Firemen from across Britain are enrolling on animal handling and awareness courses at Sparsholt College, Hampshire.
“Most firemen have little experience of horses, so it’s very beneficial,” said Nigel Fox, deputy manager of agriculture at Sparsholt College.
Since H&H’s news feature (1 February, 2007), Sparsholt College and Hampshire Fire and Rescue Service, who run the courses, have been inundated with enquiries from firemen around the UK. Hampshire now has three rural safety teams, each led by an animal rescue officer.
“Animal rescue is a dangerous job we need to be geared up for,” said Jim Green, one of Hampshire’s three animal rescue officers.
The success of Hampshire’s rural safety teams has prompted insurance giant PetPlan to invest £10,500 from its charitable trust in the unit, to buy better equipment and a new animal rescue vehicle.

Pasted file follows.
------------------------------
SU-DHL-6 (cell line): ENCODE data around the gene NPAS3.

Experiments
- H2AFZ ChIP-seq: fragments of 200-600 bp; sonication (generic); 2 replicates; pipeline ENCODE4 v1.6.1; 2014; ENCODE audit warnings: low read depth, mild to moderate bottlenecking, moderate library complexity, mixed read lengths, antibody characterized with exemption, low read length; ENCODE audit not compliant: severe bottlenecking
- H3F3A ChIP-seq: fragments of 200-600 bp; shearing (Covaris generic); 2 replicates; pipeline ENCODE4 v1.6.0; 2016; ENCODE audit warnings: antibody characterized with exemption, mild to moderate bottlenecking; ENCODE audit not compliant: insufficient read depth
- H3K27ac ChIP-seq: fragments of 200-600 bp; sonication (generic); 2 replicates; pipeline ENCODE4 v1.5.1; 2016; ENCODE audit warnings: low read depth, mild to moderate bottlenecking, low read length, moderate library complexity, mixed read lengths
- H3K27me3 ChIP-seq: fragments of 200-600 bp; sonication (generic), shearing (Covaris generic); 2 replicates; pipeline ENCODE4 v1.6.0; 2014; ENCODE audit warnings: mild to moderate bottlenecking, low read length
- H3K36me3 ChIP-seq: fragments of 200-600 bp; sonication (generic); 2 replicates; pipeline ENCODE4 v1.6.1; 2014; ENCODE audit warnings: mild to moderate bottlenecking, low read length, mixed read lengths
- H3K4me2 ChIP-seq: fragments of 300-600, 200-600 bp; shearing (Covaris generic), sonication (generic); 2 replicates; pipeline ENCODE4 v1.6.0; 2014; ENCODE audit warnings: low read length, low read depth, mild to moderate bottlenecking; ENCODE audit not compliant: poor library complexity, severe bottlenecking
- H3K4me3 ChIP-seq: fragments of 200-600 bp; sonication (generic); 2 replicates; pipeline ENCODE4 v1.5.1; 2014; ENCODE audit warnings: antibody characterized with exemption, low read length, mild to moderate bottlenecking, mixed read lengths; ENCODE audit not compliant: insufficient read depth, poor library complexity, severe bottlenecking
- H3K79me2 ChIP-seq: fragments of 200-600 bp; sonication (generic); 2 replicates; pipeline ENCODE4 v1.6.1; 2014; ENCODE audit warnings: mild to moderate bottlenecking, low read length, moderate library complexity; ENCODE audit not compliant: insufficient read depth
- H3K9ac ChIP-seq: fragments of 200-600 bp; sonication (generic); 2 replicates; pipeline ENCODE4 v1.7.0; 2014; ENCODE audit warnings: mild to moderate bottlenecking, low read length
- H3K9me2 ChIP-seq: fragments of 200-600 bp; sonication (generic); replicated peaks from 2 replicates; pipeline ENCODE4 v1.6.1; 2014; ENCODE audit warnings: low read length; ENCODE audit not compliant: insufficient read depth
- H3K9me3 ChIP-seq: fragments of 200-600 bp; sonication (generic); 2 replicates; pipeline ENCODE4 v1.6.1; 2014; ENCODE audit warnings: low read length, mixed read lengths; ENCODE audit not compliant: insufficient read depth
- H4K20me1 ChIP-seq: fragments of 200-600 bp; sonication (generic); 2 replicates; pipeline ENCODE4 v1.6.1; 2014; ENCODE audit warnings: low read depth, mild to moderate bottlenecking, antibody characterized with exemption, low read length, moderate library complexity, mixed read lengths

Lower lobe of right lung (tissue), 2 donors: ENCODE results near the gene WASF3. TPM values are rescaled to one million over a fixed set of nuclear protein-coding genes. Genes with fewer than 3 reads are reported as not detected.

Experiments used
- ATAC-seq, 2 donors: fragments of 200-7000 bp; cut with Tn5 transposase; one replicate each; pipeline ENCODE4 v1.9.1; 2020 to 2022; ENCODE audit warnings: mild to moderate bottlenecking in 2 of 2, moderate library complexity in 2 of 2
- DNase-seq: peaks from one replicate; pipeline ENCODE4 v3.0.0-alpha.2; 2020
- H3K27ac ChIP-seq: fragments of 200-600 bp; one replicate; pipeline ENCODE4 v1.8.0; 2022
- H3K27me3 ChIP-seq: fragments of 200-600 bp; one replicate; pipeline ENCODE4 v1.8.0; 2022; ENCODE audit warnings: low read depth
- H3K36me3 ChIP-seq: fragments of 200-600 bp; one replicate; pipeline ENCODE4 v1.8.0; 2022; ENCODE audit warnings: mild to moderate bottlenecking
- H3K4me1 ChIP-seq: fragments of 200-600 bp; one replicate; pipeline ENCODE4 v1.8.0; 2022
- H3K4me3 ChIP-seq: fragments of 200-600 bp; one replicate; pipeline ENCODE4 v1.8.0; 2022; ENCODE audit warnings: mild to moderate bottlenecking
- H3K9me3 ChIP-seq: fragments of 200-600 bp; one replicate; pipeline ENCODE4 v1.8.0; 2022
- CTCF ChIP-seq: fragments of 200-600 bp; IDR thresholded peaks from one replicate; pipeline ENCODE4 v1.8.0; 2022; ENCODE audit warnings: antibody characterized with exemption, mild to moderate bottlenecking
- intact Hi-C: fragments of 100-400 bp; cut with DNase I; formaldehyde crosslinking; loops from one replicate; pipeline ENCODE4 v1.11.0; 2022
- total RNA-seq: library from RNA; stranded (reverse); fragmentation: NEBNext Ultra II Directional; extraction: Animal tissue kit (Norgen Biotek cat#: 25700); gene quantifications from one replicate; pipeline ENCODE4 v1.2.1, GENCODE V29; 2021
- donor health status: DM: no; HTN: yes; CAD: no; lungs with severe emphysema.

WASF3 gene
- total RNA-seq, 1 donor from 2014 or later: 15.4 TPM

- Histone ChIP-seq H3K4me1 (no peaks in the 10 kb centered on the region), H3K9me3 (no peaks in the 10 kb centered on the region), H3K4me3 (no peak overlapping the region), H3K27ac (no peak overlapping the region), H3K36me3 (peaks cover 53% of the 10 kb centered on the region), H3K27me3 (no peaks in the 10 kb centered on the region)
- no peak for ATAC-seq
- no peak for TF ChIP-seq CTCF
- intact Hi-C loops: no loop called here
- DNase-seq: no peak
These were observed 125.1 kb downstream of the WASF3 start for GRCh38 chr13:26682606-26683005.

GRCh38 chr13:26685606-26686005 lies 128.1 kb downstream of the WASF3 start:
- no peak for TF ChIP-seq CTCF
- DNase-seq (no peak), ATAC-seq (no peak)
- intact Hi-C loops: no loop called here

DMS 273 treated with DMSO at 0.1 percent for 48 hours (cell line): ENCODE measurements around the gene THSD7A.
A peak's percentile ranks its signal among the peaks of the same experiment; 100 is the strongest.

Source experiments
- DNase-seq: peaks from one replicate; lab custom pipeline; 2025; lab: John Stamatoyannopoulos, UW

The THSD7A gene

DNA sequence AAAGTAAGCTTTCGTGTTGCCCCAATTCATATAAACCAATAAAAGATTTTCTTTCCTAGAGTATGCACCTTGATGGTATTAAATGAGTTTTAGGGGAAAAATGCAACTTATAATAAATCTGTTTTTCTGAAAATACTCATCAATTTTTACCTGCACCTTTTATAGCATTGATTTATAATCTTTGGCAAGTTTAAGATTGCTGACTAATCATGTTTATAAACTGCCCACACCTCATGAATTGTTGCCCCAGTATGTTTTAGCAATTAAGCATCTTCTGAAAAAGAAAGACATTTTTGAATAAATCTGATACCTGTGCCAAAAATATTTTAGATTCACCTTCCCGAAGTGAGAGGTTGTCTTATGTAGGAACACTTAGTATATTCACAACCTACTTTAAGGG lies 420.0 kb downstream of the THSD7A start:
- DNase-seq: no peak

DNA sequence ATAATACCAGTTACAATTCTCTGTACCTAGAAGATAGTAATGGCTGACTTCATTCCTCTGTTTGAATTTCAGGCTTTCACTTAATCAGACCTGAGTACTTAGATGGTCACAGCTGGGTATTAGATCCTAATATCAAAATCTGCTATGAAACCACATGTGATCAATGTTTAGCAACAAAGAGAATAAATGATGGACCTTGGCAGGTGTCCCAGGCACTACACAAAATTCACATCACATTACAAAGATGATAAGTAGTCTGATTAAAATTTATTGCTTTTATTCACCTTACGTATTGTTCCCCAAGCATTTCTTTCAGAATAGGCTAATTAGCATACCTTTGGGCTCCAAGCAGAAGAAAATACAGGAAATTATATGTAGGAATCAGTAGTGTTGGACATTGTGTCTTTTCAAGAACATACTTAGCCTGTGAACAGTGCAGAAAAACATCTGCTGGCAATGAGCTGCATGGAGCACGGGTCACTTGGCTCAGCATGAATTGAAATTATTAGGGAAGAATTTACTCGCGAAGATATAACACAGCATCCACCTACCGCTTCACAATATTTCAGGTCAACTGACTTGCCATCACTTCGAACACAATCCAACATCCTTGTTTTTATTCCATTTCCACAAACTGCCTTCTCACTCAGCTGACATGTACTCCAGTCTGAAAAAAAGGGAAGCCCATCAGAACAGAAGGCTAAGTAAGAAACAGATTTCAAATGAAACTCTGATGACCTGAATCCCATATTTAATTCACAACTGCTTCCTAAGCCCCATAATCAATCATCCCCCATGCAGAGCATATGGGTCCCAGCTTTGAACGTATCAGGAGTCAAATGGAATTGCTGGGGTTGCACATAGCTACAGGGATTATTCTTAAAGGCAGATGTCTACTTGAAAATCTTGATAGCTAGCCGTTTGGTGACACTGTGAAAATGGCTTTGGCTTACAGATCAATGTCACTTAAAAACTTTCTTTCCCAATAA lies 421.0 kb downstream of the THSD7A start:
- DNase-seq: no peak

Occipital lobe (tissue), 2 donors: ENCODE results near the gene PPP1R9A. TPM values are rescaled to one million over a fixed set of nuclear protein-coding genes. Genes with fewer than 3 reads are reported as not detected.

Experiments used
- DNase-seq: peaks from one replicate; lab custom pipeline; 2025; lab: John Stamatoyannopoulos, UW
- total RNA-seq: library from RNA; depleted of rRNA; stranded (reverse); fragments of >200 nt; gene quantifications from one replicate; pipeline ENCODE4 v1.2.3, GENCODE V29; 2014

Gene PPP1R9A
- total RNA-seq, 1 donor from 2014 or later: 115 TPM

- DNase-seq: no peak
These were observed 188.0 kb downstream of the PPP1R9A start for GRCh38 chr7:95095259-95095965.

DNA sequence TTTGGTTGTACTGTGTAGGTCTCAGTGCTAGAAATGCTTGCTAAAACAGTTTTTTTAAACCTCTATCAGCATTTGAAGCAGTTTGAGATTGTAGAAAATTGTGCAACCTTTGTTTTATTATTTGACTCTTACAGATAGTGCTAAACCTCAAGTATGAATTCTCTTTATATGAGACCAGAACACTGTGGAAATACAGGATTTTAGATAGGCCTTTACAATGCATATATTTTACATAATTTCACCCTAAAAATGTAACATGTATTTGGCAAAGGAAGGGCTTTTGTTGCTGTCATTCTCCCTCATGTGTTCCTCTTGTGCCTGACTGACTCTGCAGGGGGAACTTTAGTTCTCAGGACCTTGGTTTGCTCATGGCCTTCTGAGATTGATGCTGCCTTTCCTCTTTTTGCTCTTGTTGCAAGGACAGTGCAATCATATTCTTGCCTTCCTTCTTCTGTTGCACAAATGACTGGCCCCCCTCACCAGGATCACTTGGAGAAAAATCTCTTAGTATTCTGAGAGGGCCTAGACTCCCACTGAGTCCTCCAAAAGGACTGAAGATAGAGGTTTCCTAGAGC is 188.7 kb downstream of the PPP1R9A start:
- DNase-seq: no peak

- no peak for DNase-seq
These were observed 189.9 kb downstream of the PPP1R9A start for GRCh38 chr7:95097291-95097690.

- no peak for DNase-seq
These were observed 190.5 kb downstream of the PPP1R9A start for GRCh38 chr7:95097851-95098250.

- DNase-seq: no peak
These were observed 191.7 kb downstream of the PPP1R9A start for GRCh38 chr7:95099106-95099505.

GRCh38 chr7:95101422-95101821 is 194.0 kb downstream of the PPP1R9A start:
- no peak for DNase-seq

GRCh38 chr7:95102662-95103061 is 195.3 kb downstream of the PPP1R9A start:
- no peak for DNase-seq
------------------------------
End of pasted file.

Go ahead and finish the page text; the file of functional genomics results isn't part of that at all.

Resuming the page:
In the past three months his rural safety team has rescued 11 horses, including a New Forest pony trapped upside down in a water-filled ditch (view pictures of this rescue), a horse impaled on railings in central Portsmouth and a 16.2hh hunter from a swimming pool. None sustained lasting damage.
“It is encouraging to see these tangible results,” said Mr Green.
Other fire and rescue services are following Hampshire’s lead — a team from South Wales recently undertook the course at Sparsholt.
This news report was first published in Horse & Hound (29 March, ’07)